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More trouble than jobs at economic agency Walker championed

FILE - In this June 20, 2015 file photo, Republican presidential candidate, Wisconsin Gov. Scott Walker speaks in Washington. Walker is facing potentially embarrassing revelations from an agency once billed as the centerpiece of his plan as Wisconsin's governor to bring 250,000 jobs to the state. Walker led the Wisconsin Economic Development Corporation until stepping down earlier this month after allegations about shoddy lending and favoritism at the agency. (AP Photo/Jacquelyn Martin, File)

WASHINGTON (AP) — As Gov. Scott Walker begins his presidential campaign, he is confronting a stream of embarrassing revelations from a jobs agency once billed as the centerpiece of his plan to bring 250,000 jobs to Wisconsin.

Walker created the Wisconsin Economic Development Corporation in response to what he described as an economic emergency when he took office in 2011. As the agency’s chairman, Walker appointed its top officials and six members of its 15-person board.

Among its early awards: $1.2 million in grants and loans for a company that said it could turn dirty plastic forks and ketchup-stained napkins into jobs. The company, Green Box NA Green Bay LLC, said its world-changing technology would produce recycled products, electricity and even diesel from fast-food waste and promised to employ 116 people.

But Walker’s agency appears not to have looked adequately into Green Box. Company founder Ron Van Den Heuvel owed millions of dollars in legal judgments to banks, business partners, state tax officials and even a jeweler. Patents it said it owned are listed as belonging to other entities, according to the U.S. Patent and Trademark Office.

Four years later, Green Box is in court-ordered receivership. The company’s attorney told a court that sheriff’s deputies have seized five truckloads of documents from its offices as part of an investigation, according to the Green Bay Press Gazette on Monday.

Walker’s economic development agency is in disarray amid allegations of botched underwriting, ineffectiveness and favoritism.

“It just keeps getting worse,” said Peter Barca, a Democratic assemblyman and minority leader who sits on the agency’s board. “Never in my wildest imagination would it occur to me that WEDC would give out loans with so little oversight.”

A spokeswoman for the governor, Laurel Patrick, disputed that the agency had gone awry under his watch.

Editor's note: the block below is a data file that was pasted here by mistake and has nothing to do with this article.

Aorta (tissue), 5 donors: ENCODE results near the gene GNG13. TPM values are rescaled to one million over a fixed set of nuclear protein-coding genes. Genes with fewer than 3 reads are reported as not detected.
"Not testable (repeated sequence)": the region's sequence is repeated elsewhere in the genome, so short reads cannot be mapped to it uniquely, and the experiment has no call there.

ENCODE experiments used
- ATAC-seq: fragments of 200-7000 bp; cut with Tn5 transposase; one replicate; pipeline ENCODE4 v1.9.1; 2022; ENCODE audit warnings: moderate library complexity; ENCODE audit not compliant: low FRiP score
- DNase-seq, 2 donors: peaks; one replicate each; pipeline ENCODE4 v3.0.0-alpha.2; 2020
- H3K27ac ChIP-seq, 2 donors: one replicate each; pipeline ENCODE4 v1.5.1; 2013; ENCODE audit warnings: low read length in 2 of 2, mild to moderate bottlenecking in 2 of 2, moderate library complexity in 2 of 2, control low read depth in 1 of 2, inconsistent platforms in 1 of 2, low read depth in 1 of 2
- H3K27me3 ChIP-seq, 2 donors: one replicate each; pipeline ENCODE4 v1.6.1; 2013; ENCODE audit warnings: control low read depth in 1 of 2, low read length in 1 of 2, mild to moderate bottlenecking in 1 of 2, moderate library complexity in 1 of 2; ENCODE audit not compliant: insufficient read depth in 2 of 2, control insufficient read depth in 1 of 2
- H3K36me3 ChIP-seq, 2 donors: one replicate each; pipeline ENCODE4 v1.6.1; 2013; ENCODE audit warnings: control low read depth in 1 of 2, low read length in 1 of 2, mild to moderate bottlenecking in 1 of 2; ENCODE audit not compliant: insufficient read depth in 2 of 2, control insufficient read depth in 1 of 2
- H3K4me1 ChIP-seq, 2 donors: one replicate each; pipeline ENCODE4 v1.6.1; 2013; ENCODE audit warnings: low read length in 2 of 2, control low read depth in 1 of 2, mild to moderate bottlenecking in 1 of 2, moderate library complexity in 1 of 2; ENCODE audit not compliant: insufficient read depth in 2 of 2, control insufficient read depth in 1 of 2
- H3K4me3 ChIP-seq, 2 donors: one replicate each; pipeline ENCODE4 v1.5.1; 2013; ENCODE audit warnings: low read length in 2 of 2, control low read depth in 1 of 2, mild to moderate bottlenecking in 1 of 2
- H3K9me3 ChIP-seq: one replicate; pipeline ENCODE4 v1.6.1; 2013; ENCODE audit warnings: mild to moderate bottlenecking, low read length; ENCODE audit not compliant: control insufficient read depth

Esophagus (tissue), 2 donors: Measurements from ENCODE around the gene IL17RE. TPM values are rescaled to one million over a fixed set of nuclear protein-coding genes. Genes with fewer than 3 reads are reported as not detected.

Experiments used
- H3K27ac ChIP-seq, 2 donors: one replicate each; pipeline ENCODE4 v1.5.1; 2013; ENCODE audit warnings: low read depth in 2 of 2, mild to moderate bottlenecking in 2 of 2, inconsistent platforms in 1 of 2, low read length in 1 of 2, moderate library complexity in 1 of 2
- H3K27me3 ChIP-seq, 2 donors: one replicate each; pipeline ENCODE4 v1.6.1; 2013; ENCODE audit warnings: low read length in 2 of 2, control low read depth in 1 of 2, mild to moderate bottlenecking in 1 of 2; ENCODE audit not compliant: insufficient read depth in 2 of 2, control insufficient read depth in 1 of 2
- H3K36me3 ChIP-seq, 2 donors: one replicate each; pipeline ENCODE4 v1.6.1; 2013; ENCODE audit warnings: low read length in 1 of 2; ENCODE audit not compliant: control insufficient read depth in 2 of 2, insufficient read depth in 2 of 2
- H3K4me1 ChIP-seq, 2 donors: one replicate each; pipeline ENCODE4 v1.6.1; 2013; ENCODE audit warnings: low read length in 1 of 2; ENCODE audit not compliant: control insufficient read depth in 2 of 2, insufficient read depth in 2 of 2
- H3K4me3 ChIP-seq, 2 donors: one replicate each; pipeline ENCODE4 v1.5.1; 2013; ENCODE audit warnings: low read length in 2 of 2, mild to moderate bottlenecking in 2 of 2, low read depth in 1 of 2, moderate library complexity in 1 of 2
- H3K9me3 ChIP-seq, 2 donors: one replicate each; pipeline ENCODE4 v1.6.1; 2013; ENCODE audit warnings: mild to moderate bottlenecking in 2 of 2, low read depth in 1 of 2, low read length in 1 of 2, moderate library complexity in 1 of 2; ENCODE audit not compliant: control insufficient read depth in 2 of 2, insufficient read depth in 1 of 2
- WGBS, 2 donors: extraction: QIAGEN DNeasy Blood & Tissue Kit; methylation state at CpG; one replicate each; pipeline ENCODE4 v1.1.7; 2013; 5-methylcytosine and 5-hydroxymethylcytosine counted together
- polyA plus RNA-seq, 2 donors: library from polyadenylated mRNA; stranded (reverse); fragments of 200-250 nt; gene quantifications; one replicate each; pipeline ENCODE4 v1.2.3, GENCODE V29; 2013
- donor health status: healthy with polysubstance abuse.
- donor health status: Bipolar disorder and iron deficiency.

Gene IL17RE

“There have obviously been lessons learned along the way,” Patrick wrote in an email to the Associated Press. But she credited Walker with creating an agency that “could more effectively focus on spurring economic development and job growth.”

The Wisconsin Economic Development Agency arose out of Walker’s 2010 campaign pledge to abolish the state’s Commerce Department. But staff bolted during the new agency’s transition out of state government, and the new agency lost track of $8 million in overdue loans. A 2013 state audit found that the agency routinely failed to adhere to its own rules or state law when awarding cash to businesses.

Internal emails obtained by The Associated Press and interviews with former employees reveal continued struggles to keep track of basic paperwork or push back on questionable award applications.

The handling of the Green Box loan suggests continued problems. As recently as February, the economic development agency considered awarding Green Box additional incentives.

Green Box initially told AP that it was in good standing with the state before acknowledging the litigation. It said the agency’s lawsuit is meritless. Its founder offered the AP a tour of a paper plant in eastern Wisconsin and documents verifying its technology, but AP declined after Green Box failed to show it owned the plant and required AP to sign a confidentiality agreement.

Other development projects have come under scrutiny for political ties, with major Walker donors receiving handsome payouts.

In one instance, top Walker aides lobbied the agency to give a $500,000 deal to a troubled, high-risk company owned by a Walker donor. First reported by the Wisconsin State Journal, the ill-fated $500,000 loan was made to construction company Building Committee Inc., whose owner, William Minahan, gave Walker’s campaign $10,000 one day before the 2010 election. Walker appointees pushed the agency to give Minahan even more money — even after the agency learned that Minahan had pledged agency funds to pay for a lease on a Maserati sports car. The company defaulted on the loan from the state.

Walker’s office has said the governor did not know about the agency’s efforts on behalf of Minahan’s company.

Uproar over the agency’s recent audit and the details of the troubled loan to Building Committee Inc. has cast a shadow over the development agency’s future. But Walker appointees and allies — who dominate the agency’s board — say that the agency’s troubles are now mostly behind it.

Regarding the Green Box loan, “I can’t defend it, I won’t defend it,” said board member Ray Dreger, a Walker appointee. But though the agency “certainly is an effort in progress,” Dreger credits Walker with having led it in the right direction.

“He’s been very active. He’s had the hands on,” Dreger said. But he added that as far as the administration of the agency, “of course, he’s really not involved.”

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